Statistical Physics, which was born as an attempt to explain thermodynamic properties of systems from its atomic and molecular components, has evolved into a solid body of knowledge that allows for the understanding of macroscopic collective phenomena. One of the largest successes of Statistical Physics has been the development of paradigms, stylized simplified models that capture the essential ingredients, for a wide variety of phenomena. These paradigms have allowed not only the understanding of the systems by themselves but also that many apparently different behaviors are just different manifestations of the same collective phenomena. The tools developed by the Statistical Physics together with the Theory of Dynamical Systems are of key importance in the understanding of Complex Systems which are characterized by the emergent and collective phenomena of many interacting units. In particular the understanding of small systems, in which fluctuations are typically large, benefits from Statistical Physics body of knowledge. In addition, small systems fuel the development of new techniques and provide the ground to test predictions at a very deep level.
While the traditional basic body of knowledge of Statistical Physics is well described in textbooks and typically at an undergraduate or master level, the applications to Complex and Small Systems are well beyond the scope of those textbooks. The Summer School on Statistical Physics of Complex and Small Systems series, open to master and PhD students and young postdocs world-wide, aims at bridging this gap.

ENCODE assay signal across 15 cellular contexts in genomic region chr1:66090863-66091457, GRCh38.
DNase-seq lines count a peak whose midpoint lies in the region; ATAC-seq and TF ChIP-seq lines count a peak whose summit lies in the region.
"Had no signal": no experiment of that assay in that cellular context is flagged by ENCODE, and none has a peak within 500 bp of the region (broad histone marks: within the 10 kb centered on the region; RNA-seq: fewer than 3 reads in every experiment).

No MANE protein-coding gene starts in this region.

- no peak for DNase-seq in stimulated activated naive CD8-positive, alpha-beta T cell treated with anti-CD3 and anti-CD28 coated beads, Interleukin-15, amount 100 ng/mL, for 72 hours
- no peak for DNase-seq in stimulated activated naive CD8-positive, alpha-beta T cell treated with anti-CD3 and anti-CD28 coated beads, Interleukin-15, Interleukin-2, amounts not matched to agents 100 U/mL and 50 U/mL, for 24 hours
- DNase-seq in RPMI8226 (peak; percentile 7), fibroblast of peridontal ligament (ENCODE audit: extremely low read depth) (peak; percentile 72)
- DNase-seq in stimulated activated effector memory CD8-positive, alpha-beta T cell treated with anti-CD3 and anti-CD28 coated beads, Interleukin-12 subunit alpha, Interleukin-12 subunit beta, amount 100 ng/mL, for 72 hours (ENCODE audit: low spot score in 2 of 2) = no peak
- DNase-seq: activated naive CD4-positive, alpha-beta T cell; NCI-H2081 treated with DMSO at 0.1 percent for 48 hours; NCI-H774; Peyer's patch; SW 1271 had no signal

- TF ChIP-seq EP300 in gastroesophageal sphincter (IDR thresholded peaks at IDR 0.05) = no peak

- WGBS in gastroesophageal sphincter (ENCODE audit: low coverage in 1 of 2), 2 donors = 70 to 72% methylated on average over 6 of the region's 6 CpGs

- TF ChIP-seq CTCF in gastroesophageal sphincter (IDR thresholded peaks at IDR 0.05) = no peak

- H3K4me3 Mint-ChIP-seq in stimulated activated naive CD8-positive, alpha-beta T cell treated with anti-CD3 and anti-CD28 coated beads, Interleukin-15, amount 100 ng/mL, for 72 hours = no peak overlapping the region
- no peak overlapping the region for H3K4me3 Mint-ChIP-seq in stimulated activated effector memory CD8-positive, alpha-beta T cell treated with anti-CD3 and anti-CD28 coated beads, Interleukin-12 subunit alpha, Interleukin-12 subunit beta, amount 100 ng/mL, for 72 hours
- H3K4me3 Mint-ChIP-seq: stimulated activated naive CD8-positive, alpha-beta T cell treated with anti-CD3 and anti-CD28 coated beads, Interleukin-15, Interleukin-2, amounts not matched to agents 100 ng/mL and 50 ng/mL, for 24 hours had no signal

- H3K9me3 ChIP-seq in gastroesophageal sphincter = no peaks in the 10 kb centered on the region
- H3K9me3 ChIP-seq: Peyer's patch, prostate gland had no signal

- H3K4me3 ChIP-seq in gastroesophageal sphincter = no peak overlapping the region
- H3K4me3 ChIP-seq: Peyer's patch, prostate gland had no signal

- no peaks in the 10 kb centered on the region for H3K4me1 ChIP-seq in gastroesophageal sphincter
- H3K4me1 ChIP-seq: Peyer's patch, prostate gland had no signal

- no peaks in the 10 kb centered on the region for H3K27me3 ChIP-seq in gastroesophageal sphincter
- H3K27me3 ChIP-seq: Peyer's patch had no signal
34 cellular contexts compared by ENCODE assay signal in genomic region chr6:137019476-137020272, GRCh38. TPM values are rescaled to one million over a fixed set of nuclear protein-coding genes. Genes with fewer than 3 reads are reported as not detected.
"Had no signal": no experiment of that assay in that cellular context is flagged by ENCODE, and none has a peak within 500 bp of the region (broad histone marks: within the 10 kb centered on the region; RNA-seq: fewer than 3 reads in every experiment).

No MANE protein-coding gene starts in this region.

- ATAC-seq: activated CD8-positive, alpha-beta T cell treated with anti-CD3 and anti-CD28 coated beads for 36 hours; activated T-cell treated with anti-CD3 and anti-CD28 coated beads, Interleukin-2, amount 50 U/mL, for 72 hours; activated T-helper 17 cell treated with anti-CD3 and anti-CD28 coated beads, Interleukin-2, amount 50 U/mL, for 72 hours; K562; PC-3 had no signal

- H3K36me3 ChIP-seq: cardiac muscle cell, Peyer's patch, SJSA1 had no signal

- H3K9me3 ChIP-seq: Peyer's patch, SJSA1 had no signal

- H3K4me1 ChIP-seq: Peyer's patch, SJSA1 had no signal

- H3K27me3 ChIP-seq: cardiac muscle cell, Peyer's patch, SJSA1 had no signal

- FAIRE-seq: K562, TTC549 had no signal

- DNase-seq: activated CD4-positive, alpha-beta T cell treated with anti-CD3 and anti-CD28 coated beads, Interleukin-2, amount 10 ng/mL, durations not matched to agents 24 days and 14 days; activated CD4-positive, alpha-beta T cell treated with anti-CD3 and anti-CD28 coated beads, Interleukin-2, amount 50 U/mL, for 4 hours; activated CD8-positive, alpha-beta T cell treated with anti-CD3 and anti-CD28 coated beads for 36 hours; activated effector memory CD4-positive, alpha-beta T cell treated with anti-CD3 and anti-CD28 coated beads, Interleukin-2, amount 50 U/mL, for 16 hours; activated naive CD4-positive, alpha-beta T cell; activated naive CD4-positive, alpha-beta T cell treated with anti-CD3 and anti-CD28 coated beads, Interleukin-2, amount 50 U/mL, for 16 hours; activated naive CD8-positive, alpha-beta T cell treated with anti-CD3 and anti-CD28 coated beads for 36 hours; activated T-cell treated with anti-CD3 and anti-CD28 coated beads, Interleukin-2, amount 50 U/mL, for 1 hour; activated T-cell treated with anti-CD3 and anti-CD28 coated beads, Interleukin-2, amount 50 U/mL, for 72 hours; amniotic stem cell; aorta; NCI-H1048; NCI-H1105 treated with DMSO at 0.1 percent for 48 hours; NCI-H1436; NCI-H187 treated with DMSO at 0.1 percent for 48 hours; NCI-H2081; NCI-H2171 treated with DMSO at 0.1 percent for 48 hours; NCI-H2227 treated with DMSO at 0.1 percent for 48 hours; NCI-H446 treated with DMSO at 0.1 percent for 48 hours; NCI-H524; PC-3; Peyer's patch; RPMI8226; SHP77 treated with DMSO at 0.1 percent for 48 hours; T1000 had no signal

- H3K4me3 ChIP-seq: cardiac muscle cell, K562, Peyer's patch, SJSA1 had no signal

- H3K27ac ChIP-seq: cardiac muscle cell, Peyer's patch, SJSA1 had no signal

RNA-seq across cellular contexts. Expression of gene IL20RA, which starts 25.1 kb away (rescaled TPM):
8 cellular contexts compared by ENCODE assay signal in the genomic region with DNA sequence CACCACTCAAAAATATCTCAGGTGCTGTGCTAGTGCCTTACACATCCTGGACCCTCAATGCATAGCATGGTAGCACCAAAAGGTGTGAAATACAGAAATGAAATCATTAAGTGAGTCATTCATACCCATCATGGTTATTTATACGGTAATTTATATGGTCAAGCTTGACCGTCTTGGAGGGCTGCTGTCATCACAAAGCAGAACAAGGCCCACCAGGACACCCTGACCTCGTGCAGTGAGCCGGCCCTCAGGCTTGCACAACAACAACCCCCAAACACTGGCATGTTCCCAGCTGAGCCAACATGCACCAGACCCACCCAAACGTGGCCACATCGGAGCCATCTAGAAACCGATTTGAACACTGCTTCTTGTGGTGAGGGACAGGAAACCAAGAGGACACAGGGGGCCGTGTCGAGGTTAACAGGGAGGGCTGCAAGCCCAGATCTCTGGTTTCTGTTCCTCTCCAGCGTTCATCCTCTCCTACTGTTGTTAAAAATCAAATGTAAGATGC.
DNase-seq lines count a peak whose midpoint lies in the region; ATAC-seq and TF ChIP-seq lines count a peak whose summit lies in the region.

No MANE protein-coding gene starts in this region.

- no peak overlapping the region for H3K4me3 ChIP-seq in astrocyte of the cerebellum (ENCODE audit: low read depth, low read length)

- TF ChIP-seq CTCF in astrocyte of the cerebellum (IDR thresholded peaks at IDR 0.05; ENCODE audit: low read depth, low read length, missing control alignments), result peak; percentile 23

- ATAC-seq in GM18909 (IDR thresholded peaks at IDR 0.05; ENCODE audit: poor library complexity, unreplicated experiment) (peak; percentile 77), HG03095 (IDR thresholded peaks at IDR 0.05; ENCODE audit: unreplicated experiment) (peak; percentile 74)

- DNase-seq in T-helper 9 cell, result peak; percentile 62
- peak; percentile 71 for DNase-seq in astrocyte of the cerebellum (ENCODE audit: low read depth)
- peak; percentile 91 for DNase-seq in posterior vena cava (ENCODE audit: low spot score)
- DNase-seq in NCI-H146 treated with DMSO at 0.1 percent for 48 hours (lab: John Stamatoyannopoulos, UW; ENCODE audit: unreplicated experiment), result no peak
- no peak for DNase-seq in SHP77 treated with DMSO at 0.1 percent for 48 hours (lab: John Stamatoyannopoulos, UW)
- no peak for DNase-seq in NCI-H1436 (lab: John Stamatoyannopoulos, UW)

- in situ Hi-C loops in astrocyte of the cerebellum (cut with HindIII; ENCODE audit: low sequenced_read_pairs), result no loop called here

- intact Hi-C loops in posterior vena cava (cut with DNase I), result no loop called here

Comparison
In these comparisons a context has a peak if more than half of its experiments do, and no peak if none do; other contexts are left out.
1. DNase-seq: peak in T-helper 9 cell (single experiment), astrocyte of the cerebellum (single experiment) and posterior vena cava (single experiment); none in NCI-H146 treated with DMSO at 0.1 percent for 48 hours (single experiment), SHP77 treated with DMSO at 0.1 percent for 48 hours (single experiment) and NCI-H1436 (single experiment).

Following the same spirit and concept of the precedent succesful editions (Palma de Mallorca 2011, 2013, 2014 and Benasque 2012) the 5th edition will take place from July 6 to 17, 2015 in Barcelona. During these two weeks there will be a total of six courses (three courses per week):
First week COURSE 1: Biological membranes and biofluids at the microscale. Aurora Hernández-Machado, Universitat de Barcelona COURSE 2: Coarse grained dynamics and mesoscopic computational methods. Ignacio Pagonabarraga, Universitat de Barcelona COURSE 3: Information theory for complex systems. Stefan Thurner, Medical University of Vienna Second week COURSE 4: Dynamics on and of complex networks. Albert Diaz-Guilera, Universitat de Barcelona COURSE 5: Statistical physics of tailored random graphs: entropies, processes, and generation, Ton Coolen, King's College London COURSE 6: Field theory of reaction diffusion processes. Gunnar Pruessner, Imperial College London Courses will include lectures and hands-on sessions. Lectures will be taught in English. Students are welcomed, and encouraged, to present their research, both as short talks and posters.
In addition, this year the school features a keynote talk by Prof. David Jou, who will give a broader view on some of the topics of the school.
KEYNOTE TALK: Entropy, temperature and second law of thermodynamics beyond local equilibrium. David Jou, Universitat Autònoma de Barcelona.
|Location||Centre de Recerca Matemàtica, Barcelona|
|Registration closes on||08/03/2015|
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